ROCKINGHAM — With two-dozen extra pairs of hands, the work went quickly. By mid-morning, American flags dotted the landscape at Richmond Memorial Park.
Volunteers placed about 700 flags at veterans’ gravesites in a Memorial Day tribute Monday morning, marking the 26th year that Disabled American Veterans leader Jimmy Brigman of Hamlet organized the annual gesture of gratitude.
About 22 juniors and seniors from Temple Christian School took part in the tradition. Though planting the flags took just under an hour, Brigman believes the act of honoring Richmond County’s fallen veterans is an experience they will always remember.
“You can put it in your book, your diary,” Brigman said, “and when you get old, you can say, ‘I put flags on the graves of the men and women who served this country.’”
The yearly custom began at Richmond Memorial but, with the help of veterans’ groups, volunteers and donors, has spread to Eastside, Mary Love, Smith and Hopewell cemeteries. Teams fanned out across Richmond County and placed an estimated 5,000 flags on veterans’ graves.
“People have been so good to help me out,” Brigman said. “I’ve been doing this for 26 years. I’m getting old now. I just thank the Lord that he’s spared me to do it for so many years.”
Wounded in both World War II and Korea, Brigman retired from the U.S. Army as a master sergeant after serving for 23 years, 8 months. He earned two Purple Hearts and a Silver Star, honors he mentions with modesty.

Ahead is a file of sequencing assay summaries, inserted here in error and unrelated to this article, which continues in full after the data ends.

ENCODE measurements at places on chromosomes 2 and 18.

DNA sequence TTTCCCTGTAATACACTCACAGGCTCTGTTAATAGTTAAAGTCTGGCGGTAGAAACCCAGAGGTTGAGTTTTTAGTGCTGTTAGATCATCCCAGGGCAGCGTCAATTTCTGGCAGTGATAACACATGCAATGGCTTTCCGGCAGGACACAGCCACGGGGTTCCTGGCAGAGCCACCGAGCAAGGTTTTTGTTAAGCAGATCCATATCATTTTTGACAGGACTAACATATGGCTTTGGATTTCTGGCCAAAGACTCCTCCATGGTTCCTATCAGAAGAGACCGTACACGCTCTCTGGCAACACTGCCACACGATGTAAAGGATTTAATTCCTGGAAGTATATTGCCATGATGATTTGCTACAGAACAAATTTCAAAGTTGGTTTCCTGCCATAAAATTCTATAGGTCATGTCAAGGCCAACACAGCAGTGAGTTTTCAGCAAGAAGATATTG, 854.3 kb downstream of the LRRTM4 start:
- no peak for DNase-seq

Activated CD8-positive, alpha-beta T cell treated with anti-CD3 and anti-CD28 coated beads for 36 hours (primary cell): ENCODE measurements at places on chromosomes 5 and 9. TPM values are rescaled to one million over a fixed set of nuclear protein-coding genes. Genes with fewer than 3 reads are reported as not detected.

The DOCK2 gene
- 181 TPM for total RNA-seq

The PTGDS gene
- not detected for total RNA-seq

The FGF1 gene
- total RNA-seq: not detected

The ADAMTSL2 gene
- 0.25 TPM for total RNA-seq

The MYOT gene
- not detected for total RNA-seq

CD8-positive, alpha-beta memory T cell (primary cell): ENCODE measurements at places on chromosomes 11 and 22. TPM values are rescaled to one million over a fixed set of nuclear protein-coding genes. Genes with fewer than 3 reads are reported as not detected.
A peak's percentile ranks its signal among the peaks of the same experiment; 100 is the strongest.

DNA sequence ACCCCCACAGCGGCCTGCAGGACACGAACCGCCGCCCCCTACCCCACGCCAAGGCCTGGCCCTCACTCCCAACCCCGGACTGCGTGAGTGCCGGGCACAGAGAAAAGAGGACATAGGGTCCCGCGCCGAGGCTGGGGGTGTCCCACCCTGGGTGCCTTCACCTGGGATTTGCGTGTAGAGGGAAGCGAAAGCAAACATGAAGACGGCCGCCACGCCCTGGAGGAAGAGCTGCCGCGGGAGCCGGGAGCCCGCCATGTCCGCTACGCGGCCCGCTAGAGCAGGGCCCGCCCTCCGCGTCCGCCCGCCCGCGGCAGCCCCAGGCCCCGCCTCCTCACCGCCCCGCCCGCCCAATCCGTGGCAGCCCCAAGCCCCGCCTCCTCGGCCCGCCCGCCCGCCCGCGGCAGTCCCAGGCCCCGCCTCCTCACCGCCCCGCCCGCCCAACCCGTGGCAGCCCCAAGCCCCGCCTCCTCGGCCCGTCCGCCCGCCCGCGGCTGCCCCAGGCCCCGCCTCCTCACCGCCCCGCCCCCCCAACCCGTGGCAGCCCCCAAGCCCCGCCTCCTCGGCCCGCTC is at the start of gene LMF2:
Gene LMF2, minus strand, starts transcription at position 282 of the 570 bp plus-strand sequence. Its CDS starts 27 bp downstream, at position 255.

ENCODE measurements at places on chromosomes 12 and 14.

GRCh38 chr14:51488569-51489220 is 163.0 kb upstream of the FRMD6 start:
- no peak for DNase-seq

“I’m not bragging at all,” Brigman said. “The Lord, he brought me home.”
Brigman remained active with Richmond County veterans’ groups including the DAV, but the Memorial Day mission began as a personal tribute after he noticed that the custom of placing flags on veterans’ graves wasn’t widely observed here.
“It’s a disgrace that Americans send millions to a foreign country and can’t buy flags for the men and women who served this country,” he said.
Counting just a handful of flags and more than 100 veterans’ gravesites at Richmond Memorial Park one year, Brigman decided to honor his fallen comrades each Memorial Day.
Each year, Brigman bought more flags in an effort to recognize more veterans. When the expense became too great, he started a flag fund and accepted contributions from local businesses, civic groups and families.
This year, Richmond County raised $3,680 and fielded dozens of volunteers to help Brigman honor those who served.
“It means a lot to me,” Brigman said. “I’m proud of the county. I’m proud of the people. I love them and I pray for them.”
Robert Oates and his family drove 150 miles from the eastern North Carolina city of Goldsboro to help Brigman stake the miniature flags into the ground. When Oates lived in Richmond County, he would meet Brigman for breakfast at Hardee’s and listen to his stories of battle and brotherhood.
“I just come out here because I think the world of Mr. Jimmy,” Oates said. “He’s done this for a long time. He’s been through a lot in his life and he’s a super guy. I love him to death.”
Reach Editor Corey Friedman at 910-817-2670 and follow him on Twitter @RCDailyJournal.